As is the case with passing well as mentioned above, it’s better to shoot quickly in hockey. If a shot is quick, the other team is less likely to intercept or block the puck.

There’s also less chance of the goalie saving the puck if it comes at them forcefully. 

A fast shot doesn’t just involve the puck traveling quickly once it’s let go, but how quick the actual release is.

The quicker the puck comes into contact with your stick’s blade, the quicker it will leave it. This gives you a greater chance of scoring as your opponents won’t have enough time to react. 

However, shooting fast won’t do any good if you continuously miss the net. You need to work on your accuracy as well as your speed, so practice shooting from different positions and around obstacles to work on this skill. 

Body Checking

Body checking is a significant skill within hockey, as it occurs more often as the skill level goes up.

Scouts will be looking at how many times a player body checks, and if that individual follows through with the check. 

These are important as good body checks will take an opponent from the play for a couple of seconds. This amount of time is all you need to change the outcome of the game, either through scoring or defending your goal. 

It’s best to aim body checks to the middle of an opponent's frame, as this will be where their center of gravity lies.

Successfully hitting someone’s center of gravity will theoretically affect their balance.

This gives you more chances of knocking them down and removing them from the game for a longer period. 

Defensive Skills

The last skill that scouts will be looking out for is how capable a player is with defensive skills.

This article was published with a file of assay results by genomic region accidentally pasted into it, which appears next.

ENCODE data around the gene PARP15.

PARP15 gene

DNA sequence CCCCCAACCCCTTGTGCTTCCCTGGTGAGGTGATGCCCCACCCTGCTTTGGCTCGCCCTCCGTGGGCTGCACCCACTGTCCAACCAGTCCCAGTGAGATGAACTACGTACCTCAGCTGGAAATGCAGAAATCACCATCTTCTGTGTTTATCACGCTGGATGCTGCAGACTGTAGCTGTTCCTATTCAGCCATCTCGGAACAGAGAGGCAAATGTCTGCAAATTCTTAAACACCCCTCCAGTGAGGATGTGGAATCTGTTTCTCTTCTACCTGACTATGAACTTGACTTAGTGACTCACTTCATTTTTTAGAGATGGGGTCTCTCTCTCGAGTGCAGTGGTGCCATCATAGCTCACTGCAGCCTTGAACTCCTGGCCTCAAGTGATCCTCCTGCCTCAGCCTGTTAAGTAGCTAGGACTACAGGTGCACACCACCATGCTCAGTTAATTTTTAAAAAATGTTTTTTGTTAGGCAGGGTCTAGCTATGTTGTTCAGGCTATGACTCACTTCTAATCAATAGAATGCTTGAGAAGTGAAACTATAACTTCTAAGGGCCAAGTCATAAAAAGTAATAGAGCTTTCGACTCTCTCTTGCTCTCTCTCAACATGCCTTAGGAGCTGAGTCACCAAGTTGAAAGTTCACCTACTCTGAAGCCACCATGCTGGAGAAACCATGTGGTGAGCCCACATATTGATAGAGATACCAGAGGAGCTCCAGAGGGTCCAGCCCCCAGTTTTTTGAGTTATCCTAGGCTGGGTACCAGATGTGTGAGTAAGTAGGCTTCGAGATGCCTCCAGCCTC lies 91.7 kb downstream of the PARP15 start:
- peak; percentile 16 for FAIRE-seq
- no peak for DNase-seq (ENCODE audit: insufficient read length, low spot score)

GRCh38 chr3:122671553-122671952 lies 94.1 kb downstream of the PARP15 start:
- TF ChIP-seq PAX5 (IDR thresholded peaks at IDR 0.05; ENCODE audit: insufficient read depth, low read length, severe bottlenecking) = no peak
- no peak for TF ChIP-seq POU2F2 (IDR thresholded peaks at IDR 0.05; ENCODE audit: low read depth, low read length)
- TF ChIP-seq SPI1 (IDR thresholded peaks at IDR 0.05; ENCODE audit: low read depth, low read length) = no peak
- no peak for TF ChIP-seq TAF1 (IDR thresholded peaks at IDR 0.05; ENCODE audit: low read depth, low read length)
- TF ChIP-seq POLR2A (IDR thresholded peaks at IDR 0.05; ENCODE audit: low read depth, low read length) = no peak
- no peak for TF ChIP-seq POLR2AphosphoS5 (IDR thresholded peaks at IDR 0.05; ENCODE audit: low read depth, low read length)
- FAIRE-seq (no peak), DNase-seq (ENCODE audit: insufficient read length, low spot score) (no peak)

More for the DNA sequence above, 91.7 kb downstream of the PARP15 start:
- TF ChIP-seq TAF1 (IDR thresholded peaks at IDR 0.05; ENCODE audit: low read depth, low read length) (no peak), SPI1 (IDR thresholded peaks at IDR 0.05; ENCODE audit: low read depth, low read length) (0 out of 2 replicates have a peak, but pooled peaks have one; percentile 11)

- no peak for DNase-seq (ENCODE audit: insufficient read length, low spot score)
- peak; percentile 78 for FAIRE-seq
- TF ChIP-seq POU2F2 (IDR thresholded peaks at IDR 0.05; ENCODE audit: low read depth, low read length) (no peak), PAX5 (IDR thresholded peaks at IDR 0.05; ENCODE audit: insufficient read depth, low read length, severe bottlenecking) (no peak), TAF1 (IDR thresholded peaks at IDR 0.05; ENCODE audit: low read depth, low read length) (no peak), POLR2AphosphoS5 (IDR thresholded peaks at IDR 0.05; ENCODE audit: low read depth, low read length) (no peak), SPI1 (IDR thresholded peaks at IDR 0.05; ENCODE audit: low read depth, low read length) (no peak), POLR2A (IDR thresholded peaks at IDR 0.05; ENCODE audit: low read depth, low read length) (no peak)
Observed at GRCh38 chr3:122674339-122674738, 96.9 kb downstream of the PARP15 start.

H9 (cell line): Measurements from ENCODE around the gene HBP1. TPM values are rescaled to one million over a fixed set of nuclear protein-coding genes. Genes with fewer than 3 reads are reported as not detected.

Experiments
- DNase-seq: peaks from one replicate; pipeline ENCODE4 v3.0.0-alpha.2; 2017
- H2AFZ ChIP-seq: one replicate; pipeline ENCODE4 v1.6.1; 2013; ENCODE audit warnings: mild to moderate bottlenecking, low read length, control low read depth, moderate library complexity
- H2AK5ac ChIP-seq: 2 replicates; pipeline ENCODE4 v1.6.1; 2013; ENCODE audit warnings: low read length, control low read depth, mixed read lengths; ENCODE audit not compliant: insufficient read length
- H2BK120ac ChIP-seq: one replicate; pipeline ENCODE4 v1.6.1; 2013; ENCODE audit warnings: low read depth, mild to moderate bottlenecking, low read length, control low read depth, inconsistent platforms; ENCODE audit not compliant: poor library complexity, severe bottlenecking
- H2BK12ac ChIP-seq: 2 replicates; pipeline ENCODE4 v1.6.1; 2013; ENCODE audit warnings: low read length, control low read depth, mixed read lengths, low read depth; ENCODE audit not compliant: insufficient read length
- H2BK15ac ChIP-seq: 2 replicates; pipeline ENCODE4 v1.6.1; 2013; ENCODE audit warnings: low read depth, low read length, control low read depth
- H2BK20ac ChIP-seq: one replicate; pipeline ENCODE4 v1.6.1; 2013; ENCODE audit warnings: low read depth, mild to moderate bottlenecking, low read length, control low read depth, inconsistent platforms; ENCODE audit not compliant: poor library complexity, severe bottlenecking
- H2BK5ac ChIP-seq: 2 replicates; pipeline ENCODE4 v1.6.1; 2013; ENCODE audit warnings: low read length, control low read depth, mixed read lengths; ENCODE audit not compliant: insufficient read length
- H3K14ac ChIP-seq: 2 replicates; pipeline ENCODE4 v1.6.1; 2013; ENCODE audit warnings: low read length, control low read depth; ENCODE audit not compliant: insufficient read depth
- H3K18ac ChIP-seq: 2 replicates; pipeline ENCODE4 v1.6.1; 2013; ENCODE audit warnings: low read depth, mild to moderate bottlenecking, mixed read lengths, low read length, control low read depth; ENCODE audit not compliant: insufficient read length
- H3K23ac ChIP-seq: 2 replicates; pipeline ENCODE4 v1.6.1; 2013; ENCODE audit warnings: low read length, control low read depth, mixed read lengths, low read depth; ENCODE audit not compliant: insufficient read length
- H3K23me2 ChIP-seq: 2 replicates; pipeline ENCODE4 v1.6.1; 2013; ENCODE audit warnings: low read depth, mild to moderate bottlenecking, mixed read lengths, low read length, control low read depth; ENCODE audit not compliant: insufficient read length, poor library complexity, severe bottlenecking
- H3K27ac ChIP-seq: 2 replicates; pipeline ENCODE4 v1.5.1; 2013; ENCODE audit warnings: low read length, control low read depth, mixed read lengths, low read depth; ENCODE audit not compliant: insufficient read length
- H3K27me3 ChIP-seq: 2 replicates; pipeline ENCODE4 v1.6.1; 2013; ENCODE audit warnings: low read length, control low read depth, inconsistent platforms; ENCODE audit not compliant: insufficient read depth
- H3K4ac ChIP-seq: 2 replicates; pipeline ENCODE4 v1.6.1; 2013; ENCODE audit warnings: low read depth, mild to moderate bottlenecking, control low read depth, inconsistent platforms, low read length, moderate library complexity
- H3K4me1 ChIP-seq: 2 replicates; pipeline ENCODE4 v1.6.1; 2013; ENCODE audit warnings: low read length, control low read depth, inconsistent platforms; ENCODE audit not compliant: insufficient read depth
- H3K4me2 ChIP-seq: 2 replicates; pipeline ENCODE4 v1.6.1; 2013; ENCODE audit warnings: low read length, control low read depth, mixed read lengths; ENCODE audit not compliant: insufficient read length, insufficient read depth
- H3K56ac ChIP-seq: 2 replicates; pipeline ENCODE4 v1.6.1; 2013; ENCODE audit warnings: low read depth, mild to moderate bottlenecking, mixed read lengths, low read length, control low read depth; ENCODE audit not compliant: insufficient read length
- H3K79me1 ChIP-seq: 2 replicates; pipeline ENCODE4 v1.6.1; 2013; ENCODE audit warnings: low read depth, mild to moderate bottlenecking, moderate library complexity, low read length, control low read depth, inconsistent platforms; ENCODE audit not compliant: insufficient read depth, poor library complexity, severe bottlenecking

Lots of aspiring hockey players concentrate on attacking. This is understandable, as scoring more goals is how you win in hockey.

However, solely focusing on attacking play won't do you any good if the other team shoots more goals than yours. 

It doesn’t matter which position a player is in, scouts will be looking out for individuals who have a great perception of when they should take on defensive play. 

One way of doing this is by how players act without the puck. Some players will slowly move towards the action, while others will be predicting how the play will go, then work to move into a better place. 

Scouts will also see how individuals use the room around to ward off players from the other team.

Players only have a few feet of space around them, which is why it’s so important to use this space as a defensive area.

If you’re prepared to use your body space to prevent opponents from getting the advantage, you’ll have a greater chance of attracting a scout’s attention. 

The Bottom Line 

Now you know the main skills you will need to attract a hockey scout, you’ll need to spend more time practicing.

Work on passing and shooting fast, developing your hockey sense, body checks, and your defensive skills. 

Remember that these skills are nothing without classic athlete qualities, like drive, ambition, and a great work ethic.

Nevertheless, working on the skills above will give you a better chance of making it in the world of hockey.